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UNDERSTANDING THE SWISS

Seven beers to try in Switzerland

Better known for cheese, chocolate and wine, Switzerland is currently undergoing a beer renaissance. Here are seven of the best.

Seven beers to try in Switzerland
Beer. Photo by Gerrie van der Walt on Unsplash

Whether you’re a beer enthusiast or a sometime sipper, you’ve probably heard of the big market brands like Feldschlösschen, Haldengut and Gurten.

READ MORE: How the Covid crisis led to a boom in Swiss beer production

Here are some lesser known brands which will tickle your fancy.

Quöllfrisch

While most of the beers on this list are relatively unique, Quöllfrisch is a standard lager type beer with which most people will be familiar.

However, it’s anything but standard and represents perhaps the best a blonde lager can be. From Appenzell, this beer is relatively easy to find no matter where you are in Switzerland.

In fact, it’s served on Swiss airlines.

De Saint Bon Chien

The L’Abbaye de Saint Bon-Chien is a truly unique beer. With a strength of 11 percent, the sour beer is aged in wooden barrels that previously contained red wine.

Highly sought after, the beer comes from Saignelégier in the canton of Jura close to the French border. It is the highest ranked Swiss beer on the beer ranking site ‘Untappd’, with several discontinued beers from the same brewery sitting alongside it.

Relatively difficult to get, it is available in small bottles or 20 litre kegs.

Brüll!Bier

Zurich’s Brüll!Bier is one of the city’s best microbreweries.

Unlike many other Swiss breweries which tend to focus their efforts on only a few beers, Brüll!Bier brew several varieties touching on traditional styles, contemporary classics and experimental offerings. 

While the red ale and the helles are excellent session beers, one speciality is the Prince of Ales Yorkshire Pale Ale, which can only be found at the British Beer Corner in Zurich. 

Brewed to resemble a Yorkshire Pale Ale, it’s tasty and delicious – and will go down well even if you’ve never had a YPA before. 

Calvinus

Another beer that can be found in most parts of the country, Calvinus has several different traditional beer styles including a wheat beer, a thick dark ale and a Belgian pale ale.

Originally from Geneva, it is now brewed in the mountains of Appenzell using only organic ingredients.

According to legend, it is based on a recipe handed down in Geneva by Calvin the Reformer.

Ittinger Klosterbräu

An amber ale with a relatively standard alcohol content (5.6 percent), Ittinger Klosterbräu is bitter but fruity.

The beer is brewed in a former Carthusian monastery on the banks of the Thur river.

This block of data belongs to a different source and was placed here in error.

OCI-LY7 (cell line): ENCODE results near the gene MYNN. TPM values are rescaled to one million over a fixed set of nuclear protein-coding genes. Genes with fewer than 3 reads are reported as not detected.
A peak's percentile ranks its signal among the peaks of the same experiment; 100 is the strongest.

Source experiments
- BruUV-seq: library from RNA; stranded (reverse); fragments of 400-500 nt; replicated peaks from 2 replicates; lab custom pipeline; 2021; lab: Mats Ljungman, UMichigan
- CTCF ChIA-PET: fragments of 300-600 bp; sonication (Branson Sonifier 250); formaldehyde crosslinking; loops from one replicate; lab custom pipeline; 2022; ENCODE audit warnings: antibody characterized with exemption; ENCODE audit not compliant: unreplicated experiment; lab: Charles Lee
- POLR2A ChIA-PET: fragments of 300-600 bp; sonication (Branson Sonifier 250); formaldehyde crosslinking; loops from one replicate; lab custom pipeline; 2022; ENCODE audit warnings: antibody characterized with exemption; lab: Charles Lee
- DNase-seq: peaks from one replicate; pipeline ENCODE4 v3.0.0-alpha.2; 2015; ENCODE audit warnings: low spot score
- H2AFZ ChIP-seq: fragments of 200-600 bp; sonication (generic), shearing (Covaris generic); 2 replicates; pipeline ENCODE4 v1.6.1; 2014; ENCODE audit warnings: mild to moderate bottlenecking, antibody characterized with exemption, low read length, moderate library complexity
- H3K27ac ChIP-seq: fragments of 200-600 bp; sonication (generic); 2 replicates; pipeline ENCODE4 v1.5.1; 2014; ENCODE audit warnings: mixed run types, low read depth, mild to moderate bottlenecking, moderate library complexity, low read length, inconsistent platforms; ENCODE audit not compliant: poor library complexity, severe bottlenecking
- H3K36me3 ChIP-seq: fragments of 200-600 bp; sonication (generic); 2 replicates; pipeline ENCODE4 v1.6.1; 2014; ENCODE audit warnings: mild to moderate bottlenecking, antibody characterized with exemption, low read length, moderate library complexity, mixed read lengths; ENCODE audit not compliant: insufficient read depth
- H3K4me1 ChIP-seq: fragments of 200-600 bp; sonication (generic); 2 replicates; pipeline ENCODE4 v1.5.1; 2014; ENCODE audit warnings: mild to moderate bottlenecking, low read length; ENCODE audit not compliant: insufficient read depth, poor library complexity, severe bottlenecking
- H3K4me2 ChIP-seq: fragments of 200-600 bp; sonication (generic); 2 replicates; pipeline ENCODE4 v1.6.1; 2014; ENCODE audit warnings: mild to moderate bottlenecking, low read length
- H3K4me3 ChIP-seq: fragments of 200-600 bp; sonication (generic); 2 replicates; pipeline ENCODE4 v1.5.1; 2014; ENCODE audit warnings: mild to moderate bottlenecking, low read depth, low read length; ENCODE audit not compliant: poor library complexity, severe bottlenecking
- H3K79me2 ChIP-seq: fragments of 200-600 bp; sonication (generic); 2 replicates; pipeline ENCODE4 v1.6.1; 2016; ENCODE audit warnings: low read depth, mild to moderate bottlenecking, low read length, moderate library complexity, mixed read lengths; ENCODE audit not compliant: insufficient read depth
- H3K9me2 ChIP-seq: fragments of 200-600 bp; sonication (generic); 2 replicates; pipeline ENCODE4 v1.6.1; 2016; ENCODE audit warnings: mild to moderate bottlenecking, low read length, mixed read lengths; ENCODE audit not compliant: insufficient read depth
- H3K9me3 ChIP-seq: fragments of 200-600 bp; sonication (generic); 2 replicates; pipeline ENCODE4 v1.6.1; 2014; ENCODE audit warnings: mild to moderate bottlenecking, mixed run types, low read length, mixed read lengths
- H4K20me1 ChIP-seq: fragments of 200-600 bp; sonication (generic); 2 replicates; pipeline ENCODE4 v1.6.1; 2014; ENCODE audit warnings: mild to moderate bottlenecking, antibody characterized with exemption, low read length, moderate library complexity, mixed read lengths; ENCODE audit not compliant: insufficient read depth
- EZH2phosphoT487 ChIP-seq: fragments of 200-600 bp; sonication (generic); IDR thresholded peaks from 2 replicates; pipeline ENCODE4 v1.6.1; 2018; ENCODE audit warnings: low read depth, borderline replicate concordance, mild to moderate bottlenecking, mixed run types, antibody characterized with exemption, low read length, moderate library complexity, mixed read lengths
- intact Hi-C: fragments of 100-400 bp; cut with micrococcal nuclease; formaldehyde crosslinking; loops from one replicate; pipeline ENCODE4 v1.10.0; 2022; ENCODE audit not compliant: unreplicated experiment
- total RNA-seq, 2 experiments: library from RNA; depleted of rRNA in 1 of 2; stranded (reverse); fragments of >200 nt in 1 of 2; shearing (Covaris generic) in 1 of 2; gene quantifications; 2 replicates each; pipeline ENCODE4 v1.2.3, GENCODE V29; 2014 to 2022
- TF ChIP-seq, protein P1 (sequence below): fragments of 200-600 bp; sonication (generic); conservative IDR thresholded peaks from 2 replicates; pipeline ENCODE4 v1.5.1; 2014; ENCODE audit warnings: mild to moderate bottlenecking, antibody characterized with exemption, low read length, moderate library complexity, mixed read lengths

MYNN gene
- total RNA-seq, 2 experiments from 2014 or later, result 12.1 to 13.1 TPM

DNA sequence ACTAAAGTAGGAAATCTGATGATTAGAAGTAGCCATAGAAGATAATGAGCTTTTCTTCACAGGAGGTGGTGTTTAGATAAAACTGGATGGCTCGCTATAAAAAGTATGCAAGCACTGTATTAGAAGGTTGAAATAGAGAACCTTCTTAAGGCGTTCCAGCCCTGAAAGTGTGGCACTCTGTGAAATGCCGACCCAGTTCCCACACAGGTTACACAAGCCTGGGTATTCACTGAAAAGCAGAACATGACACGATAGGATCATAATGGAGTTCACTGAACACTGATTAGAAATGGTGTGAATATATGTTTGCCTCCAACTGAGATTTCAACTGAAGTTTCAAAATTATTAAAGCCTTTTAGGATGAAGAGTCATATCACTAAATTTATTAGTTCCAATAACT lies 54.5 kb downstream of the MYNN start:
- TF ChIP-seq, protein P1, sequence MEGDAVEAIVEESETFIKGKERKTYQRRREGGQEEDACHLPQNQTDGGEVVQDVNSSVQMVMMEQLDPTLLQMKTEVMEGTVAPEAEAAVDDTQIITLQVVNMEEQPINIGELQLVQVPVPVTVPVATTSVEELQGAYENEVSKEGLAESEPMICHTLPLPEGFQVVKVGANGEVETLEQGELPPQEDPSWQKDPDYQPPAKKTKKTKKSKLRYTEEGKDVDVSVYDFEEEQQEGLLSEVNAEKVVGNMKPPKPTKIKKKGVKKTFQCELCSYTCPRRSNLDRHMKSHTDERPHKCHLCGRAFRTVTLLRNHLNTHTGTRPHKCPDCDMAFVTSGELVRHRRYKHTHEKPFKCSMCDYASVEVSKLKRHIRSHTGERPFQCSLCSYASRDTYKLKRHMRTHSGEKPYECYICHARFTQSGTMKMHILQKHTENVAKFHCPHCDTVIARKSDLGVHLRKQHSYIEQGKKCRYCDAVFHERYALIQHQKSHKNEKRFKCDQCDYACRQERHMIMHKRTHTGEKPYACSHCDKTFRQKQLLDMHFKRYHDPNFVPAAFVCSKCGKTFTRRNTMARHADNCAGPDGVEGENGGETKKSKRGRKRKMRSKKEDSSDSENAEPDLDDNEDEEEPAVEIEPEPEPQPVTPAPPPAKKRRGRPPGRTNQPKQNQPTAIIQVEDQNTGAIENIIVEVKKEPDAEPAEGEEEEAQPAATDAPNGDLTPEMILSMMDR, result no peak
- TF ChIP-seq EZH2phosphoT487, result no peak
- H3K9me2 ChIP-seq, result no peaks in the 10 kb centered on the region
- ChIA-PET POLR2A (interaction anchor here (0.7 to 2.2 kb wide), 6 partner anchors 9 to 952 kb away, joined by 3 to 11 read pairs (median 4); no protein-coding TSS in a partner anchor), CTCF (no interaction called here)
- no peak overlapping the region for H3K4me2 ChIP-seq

It’s also one of the rare Swiss beers to be made with local hops – which are actually grown by the brewery itself – with more than 90 percent of beers made with hops exported from elsewhere in Switzerland.

Bier Factory Rapperswil

Rapperswil, on the outskirts of Zurich, is not only a great place to live if you work in the city – but also a great place to have a few beers. 

The brewery has a taproom where you can try many of the beers they brew, including some staples and some experimental favourites. 

One of the best is the Wanderlust Pale Ale, a hoppy pale ale which can easily be a session beer. 

Appenzeller Castégna

Another beer from the beautiful Appenzeller region, Appenzeller Castégna is brewed with chestnuts grown in the southern canton of Ticino which give it a “sweet, chestnutty aroma” according to a rather uninventive online review.

Brewed by Brauerei Locher, the Castégna is relatively difficult to find throughout the country other than in Ticino.

It’s a proud vegan friendly beer, whatever that means, and is often served with desert due to its sweet taste.

Drastic increase in popularity of brewing in Switzerland

When it comes to food and drink exports, Switzerland is best known for cheese and chocolate. While Swiss wine has carved out a niche on the global stage, it is Swiss beer which has recently started to make its mark on the global stage.

In 2020, 80 new breweries were established in Switzerland.

Switzerland now has 1,212 breweries – which gives it a higher ratio of breweries to people than any of the other big brewing nations in Europe, including Germany, the Netherlands, the Czech Republic and Belgium.

Just ten years ago, Switzerland had only 246 breweries, while in 1990 there were only 32 breweries in the entire country, the Neue Zürcher Zeitung reports.